April 2, 2011

Random babblings: Abandoned but found

So I learned over the course of this past winter that my old place along the river up in West Va is now off-limits.  The land was apparently acquired by a local rafting outfitter-- On the plus side, they cleaned up the burned-out trailer and  garbage along the riverbank.  On the negative, though, they also put up a passel of 'no trespassing' signs all over the place, including at the beginning of the dirt road that heads upstream. But never fear, I've found a new spot.  Same river, different state.  And closer to home, to boot.  And just as solitary,  despite it being adjacent to one of the most popular parks in the area. 

Ma Nature was in a mercurial mood this spring day.  A gloomy, chilly overcast in the morning suddenly began alternating with teasing patches of blue sky as the wind blew banks of clouds from west to east.  One such patch was overhead as I drove down the road and through the tunnel under the railroad tracks, splashing through puddles left by a just-passed rain shower.  There's enough graffiti in the tunnel that it's a surprise the old farm farther down the road hasn't been taken over by the marauding vandals.  Apparently the locked gate and all of the CSX and NPS property signs are enough to keep them out.  Either that, or it's just too far a walk for them beyond that gate.  Their loss, my gain.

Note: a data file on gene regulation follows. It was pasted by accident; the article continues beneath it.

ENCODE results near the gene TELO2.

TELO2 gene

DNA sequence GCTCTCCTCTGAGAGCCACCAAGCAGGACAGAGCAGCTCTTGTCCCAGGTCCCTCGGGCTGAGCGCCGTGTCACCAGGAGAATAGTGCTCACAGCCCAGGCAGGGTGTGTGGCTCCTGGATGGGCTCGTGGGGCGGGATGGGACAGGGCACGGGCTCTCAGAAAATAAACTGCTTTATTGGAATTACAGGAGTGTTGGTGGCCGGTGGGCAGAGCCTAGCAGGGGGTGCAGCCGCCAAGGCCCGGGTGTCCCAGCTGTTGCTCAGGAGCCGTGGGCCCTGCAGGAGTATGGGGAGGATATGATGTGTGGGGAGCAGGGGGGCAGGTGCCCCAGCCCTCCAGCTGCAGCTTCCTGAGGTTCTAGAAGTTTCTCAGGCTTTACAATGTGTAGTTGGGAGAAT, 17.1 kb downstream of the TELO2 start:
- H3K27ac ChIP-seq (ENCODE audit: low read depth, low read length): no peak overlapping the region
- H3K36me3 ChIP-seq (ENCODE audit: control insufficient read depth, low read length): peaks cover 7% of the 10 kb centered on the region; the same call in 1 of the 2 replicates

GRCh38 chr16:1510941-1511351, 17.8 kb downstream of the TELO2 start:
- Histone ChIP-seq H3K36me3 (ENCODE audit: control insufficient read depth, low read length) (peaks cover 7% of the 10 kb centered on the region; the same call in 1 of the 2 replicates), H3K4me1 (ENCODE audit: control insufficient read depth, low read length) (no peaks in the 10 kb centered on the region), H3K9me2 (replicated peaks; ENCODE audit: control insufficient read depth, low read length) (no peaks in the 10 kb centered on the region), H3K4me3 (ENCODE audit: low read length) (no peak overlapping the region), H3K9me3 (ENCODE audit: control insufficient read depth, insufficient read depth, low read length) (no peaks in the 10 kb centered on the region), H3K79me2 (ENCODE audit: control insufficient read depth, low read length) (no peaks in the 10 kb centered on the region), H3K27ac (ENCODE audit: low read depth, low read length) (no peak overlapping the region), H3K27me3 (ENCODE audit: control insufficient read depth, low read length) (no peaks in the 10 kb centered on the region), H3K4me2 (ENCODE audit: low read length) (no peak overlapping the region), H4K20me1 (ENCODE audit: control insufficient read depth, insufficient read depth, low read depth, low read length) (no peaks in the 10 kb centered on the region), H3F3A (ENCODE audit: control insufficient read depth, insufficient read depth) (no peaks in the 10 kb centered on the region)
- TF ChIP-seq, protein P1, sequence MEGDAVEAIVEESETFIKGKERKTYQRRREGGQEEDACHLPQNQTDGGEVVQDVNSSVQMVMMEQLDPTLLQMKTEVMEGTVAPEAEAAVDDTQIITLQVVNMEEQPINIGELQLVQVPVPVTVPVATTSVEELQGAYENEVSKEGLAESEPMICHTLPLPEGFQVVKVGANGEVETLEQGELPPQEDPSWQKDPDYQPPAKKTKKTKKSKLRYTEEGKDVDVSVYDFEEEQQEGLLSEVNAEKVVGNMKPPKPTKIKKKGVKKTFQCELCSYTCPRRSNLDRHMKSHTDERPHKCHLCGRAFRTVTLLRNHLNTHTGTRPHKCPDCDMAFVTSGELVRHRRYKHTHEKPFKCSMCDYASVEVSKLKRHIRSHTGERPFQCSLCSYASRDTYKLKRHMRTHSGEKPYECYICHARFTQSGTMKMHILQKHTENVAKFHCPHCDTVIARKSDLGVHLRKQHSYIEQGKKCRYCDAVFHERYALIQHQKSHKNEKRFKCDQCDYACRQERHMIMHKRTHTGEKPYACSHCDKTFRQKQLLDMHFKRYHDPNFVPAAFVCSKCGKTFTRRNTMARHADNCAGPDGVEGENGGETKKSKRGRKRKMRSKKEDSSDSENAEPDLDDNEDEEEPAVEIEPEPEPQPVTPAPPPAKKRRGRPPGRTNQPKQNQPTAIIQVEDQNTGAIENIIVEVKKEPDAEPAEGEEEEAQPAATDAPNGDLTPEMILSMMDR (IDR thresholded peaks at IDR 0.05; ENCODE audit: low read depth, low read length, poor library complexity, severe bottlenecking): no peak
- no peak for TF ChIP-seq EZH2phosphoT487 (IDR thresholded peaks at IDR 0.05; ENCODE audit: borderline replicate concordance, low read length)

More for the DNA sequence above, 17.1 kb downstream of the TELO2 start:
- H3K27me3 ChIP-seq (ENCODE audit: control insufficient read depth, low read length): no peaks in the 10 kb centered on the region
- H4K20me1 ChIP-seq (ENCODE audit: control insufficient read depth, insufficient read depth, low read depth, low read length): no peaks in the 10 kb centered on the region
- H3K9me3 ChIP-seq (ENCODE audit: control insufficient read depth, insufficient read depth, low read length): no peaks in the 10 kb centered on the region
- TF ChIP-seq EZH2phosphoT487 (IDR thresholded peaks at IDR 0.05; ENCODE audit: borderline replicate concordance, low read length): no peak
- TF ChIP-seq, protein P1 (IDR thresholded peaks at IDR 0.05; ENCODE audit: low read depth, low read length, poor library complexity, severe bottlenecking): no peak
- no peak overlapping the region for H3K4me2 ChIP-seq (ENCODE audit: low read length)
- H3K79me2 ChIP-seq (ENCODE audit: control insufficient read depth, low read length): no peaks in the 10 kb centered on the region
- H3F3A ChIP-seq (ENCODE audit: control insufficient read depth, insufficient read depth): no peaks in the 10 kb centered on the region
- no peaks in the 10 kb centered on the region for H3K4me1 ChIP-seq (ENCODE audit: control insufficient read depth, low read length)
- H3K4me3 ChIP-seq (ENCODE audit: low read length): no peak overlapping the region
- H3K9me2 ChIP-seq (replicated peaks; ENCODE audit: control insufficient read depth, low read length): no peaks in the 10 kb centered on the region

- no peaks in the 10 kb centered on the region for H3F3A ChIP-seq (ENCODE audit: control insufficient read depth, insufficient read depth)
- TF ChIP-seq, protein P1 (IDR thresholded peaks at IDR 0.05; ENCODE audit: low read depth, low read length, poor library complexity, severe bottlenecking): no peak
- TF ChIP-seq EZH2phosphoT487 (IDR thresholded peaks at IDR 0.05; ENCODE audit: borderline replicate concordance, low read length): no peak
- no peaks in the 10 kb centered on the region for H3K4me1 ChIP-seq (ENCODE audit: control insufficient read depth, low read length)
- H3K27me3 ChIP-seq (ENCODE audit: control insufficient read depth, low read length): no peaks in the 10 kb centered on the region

The old farm gate, not the newer Park Service one at the beginning of the road
My guess is that the old homestead is used for Boy Scout campouts-- There are a couple of porta-johns up near the empty, locked house, and the first time I wandered back and found the place there was actually a portable sink nearby.  One of the old barns, a shed-style structure open on both ends, has been maintained by the NPS for storage of picnic tables and such.  On a day like today, the shed makes a perfect spot to sit and smoke and ruminate.  It looks out on the old house on one side, and an almost-collapsed livestock barn and empty cornfields on the other.




What is it that draws me to spots like this? It's more than just the solitude, certainly. That's something that can be found fairly easily-- along a trail in the woods, in a kayak in the middle of the river, in my car flying down a country road, hell, at home in my apartment if I'm desperate enough. But there's something to these abandoned places that were once lived in, an inexplicable something that I find comforting despite the eeriness of their emptiness. It has to do with the history of them, I think, and the time period in which they were inhabited. It's an easily romanticized time, that era that ended six or more decades ago, a time that was in many ways more full of hardship than now, but is always cast with a nostalgic glow of authenticity and simplicity that so often seems lacking these days.  It was a time when one of the most important things people strove for was survival-- not just day-to-day, but of the spirit.  Something that I have a hard time finding in the crowded hustle of today's society.